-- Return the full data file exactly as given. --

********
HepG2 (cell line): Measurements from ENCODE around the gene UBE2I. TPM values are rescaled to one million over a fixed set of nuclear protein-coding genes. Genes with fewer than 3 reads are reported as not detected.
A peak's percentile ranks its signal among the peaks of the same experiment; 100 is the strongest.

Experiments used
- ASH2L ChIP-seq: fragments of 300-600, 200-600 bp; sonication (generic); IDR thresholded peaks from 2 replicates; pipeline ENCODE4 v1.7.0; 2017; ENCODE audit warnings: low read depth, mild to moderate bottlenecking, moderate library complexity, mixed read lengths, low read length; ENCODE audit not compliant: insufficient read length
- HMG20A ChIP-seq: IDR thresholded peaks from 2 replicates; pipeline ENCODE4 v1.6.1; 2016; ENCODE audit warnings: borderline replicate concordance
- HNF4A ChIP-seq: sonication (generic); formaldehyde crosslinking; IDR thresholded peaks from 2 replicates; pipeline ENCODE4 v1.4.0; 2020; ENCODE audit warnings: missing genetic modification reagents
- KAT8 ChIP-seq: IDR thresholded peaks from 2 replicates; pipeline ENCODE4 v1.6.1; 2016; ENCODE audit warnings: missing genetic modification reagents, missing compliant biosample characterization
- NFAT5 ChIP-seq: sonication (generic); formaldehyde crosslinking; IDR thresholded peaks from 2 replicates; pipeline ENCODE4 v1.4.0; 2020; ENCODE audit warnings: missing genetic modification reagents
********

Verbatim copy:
HepG2 (cell line): Measurements from ENCODE around the gene UBE2I. TPM values are rescaled to one million over a fixed set of nuclear protein-coding genes. Genes with fewer than 3 reads are reported as not detected.
A peak's percentile ranks its signal among the peaks of the same experiment; 100 is the strongest.

Experiments used
- ASH2L ChIP-seq: fragments of 300-600, 200-600 bp; sonication (generic); IDR thresholded peaks from 2 replicates; pipeline ENCODE4 v1.7.0; 2017; ENCODE audit warnings: low read depth, mild to moderate bottlenecking, moderate library complexity, mixed read lengths, low read length; ENCODE audit not compliant: insufficient read length
- HMG20A ChIP-seq: IDR thresholded peaks from 2 replicates; pipeline ENCODE4 v1.6.1; 2016; ENCODE audit warnings: borderline replicate concordance
- HNF4A ChIP-seq: sonication (generic); formaldehyde crosslinking; IDR thresholded peaks from 2 replicates; pipeline ENCODE4 v1.4.0; 2020; ENCODE audit warnings: missing genetic modification reagents
- KAT8 ChIP-seq: IDR thresholded peaks from 2 replicates; pipeline ENCODE4 v1.6.1; 2016; ENCODE audit warnings: missing genetic modification reagents, missing compliant biosample characterization
- NFAT5 ChIP-seq: sonication (generic); formaldehyde crosslinking; IDR thresholded peaks from 2 replicates; pipeline ENCODE4 v1.4.0; 2020; ENCODE audit warnings: missing genetic modification reagents